There is a clear demarcation of hierarchy with dominant male who holds primary mating rights, but the submissive male also mates with the group female. All sexually mature members of the group also mate with individuals outside of their group. Kinkajou mating rituals have not been studied much in the wild, so not much is known about their reproduction patterns. Researchers however do know that kinkajou gestation lasts about four months, and females give birth to one young one at a time though litters of two offspring are possible, but rare. The females retain their bond with their young ones for a long time after they are born. Male kinkajous reach sexual maturity at around 18 months, while the females will not be sexually mature until three years of age. Kinkajous often live alone, or in pairs, but several kinkajous may feed in a tree at a specific time at night. During the day they will mostly sleep in tree hollows. Several males may have large ranges that partly cover a female’s smaller range.
Kinkajous unintentionally help many plant species they feed on by being an important channel for seed dispersion. While they feast on the fruits and flowers, the kinkajous often swallow seeds whole and pass on those seeds by means of defecation. And since they don’t tend to stay on the treesthey feed on for long, they will often carry these seeds long distances before getting rid of them. Kinkajous are also vital sources of pollination since they pollinate flowers by means of passing on pollen that gets on their faces when they drink nectar. Kinkajous are long living creatures and scientists estimate their general lifespan in wilderness at about 29 years. Captive animals may reach 40 years of age.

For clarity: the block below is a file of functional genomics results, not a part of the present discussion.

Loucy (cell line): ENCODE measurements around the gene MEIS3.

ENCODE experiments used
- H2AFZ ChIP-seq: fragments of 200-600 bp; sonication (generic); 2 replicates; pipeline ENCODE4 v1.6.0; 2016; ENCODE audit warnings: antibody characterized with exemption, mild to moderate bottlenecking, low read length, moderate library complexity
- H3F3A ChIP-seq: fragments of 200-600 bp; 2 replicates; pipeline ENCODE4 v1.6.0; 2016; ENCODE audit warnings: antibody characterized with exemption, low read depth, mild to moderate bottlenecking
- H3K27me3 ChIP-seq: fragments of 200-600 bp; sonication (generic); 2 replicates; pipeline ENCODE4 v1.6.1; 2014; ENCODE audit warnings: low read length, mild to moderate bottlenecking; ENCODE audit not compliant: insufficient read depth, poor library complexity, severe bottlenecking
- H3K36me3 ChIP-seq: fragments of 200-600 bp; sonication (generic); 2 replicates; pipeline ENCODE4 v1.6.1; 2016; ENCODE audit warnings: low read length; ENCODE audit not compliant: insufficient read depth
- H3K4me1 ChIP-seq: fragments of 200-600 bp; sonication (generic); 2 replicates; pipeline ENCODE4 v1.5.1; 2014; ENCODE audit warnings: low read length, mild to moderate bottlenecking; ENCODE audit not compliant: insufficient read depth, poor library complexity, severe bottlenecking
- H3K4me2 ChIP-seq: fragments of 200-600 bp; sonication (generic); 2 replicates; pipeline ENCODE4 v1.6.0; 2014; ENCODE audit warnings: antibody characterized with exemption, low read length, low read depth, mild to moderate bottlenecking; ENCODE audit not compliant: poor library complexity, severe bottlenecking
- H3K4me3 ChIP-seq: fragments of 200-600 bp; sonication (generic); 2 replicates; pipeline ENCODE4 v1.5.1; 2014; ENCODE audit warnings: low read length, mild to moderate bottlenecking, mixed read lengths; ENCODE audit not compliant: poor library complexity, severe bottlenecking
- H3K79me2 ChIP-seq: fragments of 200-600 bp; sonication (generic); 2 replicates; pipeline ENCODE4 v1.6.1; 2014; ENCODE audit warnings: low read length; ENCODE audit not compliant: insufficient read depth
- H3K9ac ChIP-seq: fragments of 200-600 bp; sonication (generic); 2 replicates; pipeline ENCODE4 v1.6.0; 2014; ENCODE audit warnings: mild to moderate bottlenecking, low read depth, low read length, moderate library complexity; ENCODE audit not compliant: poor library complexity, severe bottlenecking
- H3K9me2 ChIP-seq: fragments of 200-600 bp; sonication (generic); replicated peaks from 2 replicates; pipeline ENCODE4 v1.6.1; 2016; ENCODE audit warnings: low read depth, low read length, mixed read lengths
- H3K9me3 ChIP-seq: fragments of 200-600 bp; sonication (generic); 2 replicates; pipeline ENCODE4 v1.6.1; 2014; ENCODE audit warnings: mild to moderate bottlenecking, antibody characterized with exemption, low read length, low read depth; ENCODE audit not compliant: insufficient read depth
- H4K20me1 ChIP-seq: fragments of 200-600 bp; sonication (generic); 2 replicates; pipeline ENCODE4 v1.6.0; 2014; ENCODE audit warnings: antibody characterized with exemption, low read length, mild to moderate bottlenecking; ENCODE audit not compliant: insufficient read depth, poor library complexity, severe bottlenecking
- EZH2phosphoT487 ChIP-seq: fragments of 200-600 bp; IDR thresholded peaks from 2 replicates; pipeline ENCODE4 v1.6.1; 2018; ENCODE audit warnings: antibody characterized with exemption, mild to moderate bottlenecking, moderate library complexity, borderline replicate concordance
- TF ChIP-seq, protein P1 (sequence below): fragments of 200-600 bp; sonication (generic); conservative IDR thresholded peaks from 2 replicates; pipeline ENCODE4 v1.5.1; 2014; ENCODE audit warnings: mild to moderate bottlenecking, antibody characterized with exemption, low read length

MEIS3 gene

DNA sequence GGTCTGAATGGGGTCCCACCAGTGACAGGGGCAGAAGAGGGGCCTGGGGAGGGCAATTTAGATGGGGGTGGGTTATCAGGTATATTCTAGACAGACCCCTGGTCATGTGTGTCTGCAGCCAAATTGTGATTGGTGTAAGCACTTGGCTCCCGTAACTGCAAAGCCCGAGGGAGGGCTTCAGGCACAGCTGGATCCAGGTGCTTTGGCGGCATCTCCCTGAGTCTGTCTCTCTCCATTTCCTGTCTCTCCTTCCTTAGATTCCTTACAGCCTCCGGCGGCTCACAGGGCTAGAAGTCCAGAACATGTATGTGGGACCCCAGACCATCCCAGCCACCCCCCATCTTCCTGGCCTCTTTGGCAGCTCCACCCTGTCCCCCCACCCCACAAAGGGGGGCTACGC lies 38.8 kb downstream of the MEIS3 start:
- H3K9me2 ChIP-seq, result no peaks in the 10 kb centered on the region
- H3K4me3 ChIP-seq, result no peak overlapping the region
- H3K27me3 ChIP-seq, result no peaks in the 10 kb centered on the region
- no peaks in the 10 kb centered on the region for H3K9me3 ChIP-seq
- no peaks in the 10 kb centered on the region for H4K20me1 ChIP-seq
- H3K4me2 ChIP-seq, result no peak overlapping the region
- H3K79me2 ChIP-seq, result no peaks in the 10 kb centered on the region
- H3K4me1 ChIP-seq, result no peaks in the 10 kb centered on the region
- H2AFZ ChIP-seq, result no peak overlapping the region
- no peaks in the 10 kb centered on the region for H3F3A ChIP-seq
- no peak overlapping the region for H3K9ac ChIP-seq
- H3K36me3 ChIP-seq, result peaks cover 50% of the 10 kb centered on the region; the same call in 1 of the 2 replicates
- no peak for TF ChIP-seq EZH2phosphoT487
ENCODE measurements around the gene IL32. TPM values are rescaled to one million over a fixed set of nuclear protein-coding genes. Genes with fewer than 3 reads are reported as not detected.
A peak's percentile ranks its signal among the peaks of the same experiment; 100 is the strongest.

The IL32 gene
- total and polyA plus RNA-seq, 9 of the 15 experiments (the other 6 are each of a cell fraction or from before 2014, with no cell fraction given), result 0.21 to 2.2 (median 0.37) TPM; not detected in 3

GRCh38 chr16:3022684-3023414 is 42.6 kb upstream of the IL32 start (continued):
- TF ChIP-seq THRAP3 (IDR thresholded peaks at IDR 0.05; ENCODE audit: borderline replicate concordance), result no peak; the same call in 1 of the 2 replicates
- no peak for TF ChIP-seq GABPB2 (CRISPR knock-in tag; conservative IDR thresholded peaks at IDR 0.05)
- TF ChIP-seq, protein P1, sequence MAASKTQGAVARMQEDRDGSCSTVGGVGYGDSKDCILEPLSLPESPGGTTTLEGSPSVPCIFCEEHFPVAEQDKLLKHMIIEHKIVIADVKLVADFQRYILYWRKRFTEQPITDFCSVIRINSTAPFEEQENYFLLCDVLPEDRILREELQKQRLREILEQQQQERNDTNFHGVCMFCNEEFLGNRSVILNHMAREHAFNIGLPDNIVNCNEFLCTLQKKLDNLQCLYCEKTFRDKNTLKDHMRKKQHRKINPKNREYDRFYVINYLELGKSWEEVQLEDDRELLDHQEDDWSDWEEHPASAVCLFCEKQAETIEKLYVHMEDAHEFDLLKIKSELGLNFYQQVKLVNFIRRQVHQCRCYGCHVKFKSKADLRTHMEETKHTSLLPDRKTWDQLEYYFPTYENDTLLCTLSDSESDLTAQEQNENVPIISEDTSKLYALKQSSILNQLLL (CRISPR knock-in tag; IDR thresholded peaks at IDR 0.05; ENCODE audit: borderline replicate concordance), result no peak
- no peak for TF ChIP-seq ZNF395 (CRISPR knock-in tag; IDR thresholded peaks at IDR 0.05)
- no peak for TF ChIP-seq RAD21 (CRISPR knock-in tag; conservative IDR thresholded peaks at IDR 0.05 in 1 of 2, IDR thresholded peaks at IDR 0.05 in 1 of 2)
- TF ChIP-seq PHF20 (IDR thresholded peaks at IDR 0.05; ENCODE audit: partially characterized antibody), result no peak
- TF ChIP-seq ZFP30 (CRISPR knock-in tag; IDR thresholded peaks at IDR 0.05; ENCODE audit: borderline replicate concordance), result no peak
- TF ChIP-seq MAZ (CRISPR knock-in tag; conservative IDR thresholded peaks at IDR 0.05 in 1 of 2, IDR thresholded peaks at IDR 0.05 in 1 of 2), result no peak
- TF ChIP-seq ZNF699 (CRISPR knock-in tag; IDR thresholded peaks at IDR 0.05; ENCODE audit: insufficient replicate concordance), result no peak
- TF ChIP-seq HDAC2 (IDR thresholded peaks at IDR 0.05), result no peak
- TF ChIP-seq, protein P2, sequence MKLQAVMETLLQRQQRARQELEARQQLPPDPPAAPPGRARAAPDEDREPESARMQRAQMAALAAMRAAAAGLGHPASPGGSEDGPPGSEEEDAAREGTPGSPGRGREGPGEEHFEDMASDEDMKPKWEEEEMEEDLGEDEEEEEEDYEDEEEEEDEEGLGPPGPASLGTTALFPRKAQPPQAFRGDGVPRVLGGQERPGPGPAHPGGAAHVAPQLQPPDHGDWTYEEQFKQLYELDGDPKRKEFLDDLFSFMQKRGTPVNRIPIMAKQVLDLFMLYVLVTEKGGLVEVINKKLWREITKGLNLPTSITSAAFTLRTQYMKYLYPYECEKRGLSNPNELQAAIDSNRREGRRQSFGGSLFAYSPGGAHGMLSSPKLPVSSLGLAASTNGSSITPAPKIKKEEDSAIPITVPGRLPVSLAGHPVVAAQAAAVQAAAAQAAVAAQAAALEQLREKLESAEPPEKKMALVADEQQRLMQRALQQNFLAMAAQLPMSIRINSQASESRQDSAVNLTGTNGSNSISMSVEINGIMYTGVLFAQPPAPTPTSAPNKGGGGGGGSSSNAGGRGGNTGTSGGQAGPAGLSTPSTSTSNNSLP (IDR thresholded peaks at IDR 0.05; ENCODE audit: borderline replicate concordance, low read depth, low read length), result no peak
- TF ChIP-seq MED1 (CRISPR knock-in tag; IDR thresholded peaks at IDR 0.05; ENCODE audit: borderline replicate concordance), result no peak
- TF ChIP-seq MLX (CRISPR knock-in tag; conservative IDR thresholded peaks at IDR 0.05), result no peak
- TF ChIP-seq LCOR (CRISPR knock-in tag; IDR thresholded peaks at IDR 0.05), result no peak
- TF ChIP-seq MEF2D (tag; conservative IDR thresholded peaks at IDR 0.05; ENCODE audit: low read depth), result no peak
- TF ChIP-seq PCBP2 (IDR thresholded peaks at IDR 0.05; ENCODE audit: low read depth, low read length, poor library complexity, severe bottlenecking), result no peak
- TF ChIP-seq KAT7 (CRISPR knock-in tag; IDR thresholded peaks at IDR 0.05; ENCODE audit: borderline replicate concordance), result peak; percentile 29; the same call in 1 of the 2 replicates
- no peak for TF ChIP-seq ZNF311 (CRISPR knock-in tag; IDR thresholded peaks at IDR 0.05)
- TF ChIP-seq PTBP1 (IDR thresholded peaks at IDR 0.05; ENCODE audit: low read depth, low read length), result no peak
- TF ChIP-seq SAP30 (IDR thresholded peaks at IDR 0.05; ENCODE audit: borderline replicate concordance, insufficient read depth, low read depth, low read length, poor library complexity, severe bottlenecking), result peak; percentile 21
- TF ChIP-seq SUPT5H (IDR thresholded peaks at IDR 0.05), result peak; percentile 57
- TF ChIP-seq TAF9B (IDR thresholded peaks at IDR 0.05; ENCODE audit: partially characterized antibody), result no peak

Where To Spot Them
In Costa Rica, they inhabit forested areas up to 7,200 feet in elevation. Since they are nocturnal, the best chance of sighting one is on a night tour, especially in the Monteverde region and along the Osa Peninsula. Kinkajous have often been hunted for their meat and tender pelts, and also captured for the exotic pet trade. In protected zones, or where hunting is at a minimum, they can be quite common and in Costa Rica they are among the most frequently sighted nocturnal mammals. These are much like your cute and cuddly teddy bears, koala bears and as such make for an intriguing sight if you have the patience to stay up late and keep an eye out for them, since they are primarily nocturnal creatures.
Kinkajous are highly vocal creatures, using sneezing whistles and other bark like sounds, which can be heard in the vicinity of Anamaya mostly during night hours. The best way to spot them is to go on a night safari in the forests around Montezuma. Kinkajous can be seen at the Aviarios del Caribe, the Corcovado National Park, the La Selva Biological Station, the Monteverde Cloud Forest Reserve, the Penas Blancas National Park, the Santa Rosa National Park, the Sirena Biological Station and the San Vito Park.
On nocturnal tours Anamaya guests will often see them jumping from canopy to canopy, making loud whistling and screaming sounds. They may be in groups of solitary and you may more often than not catch a view only of their hazel colored hairball since they are speedy and can instantly disappear out of sight.
These cute animals are best observed when they’re standing still but that rarely happens. On the night tour, you may get lucky enough to encounter these quirky animals as they feed, rest or move slowly through the trees. These are the sort of encounters that are going to help you admire their cuteness and elegance. You may spot them hanging upside down like bats while they nibble on their fruit.